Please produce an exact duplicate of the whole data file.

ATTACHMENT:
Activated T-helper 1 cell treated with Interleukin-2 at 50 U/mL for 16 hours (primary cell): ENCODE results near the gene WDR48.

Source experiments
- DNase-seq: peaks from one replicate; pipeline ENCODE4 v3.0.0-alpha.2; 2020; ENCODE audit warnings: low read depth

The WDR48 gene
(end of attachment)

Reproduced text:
Activated T-helper 1 cell treated with Interleukin-2 at 50 U/mL for 16 hours (primary cell): ENCODE results near the gene WDR48.

Source experiments
- DNase-seq: peaks from one replicate; pipeline ENCODE4 v3.0.0-alpha.2; 2020; ENCODE audit warnings: low read depth

The WDR48 gene